NEW YORK (Reuters) – The U.S. dollar may have already seen its highest levels for the year given growing evidence of slowing inflation and a weakening labor market in the world’s largest economy, Barclays (LON:) and Deutsche Bank (ETR:) wrote in research notes on Wednesday.
Apart from domestic factors, Barclays said the improving European energy supply and demand situation as well as China’s reopening expectations are good enough reasons to unwind some of the risk premium that has supported the dollar this year.
Barclays has advanced the downturn in the dollar into the fourth quarter this year, from its previous forecast of the first quarter of 2023.
Since late September, the has fallen about 8%.
The British bank has also revised its end-2022 forecast for euro/dollar to $1.03, from its previous estimate of $0.97.
“The upside risk to the EUR consists of sufficiently improved gas and oil supplies so that the possibility of shortages is no longer a risk factor constraining production,” Barclays said, adding that peace or a ceasefire in the Russia-Ukraine war would be a further boost.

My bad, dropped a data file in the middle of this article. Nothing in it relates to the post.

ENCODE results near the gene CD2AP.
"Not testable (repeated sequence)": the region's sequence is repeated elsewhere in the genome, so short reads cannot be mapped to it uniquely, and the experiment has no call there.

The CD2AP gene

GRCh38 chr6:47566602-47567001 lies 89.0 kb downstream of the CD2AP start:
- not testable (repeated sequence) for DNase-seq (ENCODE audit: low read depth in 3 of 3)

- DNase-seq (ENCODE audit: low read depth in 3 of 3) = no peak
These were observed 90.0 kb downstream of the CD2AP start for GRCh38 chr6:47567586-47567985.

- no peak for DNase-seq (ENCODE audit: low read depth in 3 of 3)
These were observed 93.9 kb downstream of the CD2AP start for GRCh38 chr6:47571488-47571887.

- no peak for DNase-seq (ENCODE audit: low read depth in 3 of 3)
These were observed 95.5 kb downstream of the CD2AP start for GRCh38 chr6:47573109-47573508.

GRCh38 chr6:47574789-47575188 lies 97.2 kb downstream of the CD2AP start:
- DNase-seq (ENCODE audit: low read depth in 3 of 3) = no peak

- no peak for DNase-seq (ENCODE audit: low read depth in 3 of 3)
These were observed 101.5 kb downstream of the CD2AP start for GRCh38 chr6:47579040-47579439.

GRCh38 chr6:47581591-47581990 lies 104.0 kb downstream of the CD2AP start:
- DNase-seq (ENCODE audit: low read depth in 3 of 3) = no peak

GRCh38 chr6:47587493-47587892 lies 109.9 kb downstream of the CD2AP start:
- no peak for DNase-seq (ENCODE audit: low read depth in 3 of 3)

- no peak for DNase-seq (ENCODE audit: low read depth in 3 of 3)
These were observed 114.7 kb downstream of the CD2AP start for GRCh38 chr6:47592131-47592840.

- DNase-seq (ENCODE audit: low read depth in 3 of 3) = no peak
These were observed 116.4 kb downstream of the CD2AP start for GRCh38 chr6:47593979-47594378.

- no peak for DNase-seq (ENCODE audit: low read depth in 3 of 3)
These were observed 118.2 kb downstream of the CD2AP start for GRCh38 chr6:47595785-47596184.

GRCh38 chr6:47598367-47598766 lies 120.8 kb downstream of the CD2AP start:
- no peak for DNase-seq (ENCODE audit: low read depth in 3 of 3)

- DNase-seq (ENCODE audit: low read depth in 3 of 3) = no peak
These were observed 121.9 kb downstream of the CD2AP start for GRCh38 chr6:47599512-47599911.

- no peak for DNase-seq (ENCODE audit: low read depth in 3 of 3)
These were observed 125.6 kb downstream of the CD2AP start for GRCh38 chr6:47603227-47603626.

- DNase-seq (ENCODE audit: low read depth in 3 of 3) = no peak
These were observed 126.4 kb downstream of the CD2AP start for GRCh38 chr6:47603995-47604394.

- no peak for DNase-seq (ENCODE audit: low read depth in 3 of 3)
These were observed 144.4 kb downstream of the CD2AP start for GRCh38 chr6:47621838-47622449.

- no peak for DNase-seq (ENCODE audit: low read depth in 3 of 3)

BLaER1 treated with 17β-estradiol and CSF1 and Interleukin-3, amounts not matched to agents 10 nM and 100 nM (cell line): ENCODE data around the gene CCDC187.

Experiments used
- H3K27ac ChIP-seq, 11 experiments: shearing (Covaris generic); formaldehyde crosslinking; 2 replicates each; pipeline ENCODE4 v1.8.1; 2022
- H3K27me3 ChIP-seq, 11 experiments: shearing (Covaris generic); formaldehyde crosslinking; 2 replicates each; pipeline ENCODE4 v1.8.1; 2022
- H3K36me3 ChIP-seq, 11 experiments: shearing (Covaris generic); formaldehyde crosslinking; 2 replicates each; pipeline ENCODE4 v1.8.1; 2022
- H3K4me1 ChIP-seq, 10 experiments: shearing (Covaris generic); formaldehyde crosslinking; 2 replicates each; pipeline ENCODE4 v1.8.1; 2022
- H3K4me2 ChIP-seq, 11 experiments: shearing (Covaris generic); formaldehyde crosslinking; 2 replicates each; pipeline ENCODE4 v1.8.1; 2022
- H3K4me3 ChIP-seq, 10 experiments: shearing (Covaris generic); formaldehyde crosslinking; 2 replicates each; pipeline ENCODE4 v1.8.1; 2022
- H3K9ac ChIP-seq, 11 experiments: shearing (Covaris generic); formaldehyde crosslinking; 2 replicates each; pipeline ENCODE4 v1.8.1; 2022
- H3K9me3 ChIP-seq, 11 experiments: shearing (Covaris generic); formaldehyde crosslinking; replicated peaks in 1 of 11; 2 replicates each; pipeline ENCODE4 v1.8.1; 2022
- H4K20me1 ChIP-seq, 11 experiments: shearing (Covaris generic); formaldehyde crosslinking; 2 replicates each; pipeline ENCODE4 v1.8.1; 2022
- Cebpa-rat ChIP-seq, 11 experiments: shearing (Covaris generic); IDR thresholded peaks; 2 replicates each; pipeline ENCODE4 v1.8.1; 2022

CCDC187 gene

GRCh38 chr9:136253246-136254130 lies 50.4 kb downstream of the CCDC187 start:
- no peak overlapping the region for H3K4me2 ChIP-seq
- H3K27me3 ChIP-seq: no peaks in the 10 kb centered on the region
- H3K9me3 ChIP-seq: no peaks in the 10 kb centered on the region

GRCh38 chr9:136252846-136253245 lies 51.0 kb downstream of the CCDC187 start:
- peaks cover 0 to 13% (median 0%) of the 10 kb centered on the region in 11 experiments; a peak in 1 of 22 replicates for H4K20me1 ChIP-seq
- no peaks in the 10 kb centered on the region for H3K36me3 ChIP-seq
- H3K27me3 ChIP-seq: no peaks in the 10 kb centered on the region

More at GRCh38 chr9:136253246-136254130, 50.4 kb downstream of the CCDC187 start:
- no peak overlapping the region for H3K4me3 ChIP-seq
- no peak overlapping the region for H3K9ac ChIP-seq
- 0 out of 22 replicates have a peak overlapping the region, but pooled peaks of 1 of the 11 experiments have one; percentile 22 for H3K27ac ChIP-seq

Deutsche, on the other hand, expects the euro to end the year at $1.05.
That said, the German bank noted it still expects a choppy market for the dollar, with one major issue: the extent and speed of U.S. disinflation, or an overall slowing of the rise in overall prices.
“For a big dollar downtrend to kick off, we really need more confidence that U.S. inflation – and by extension Fed Fund pricing – is sustainably coming down,” wrote Deutsche.
Deutsche is tracking the shape of the U.S. yield curve to determine where the dollar is headed. The bank said the U.S. 5-year/30-year yield curve needs to steepen aggressively to start a big dollar downtrend.
That curve has steepened since late September, with the spread currently at 4.4 basis points.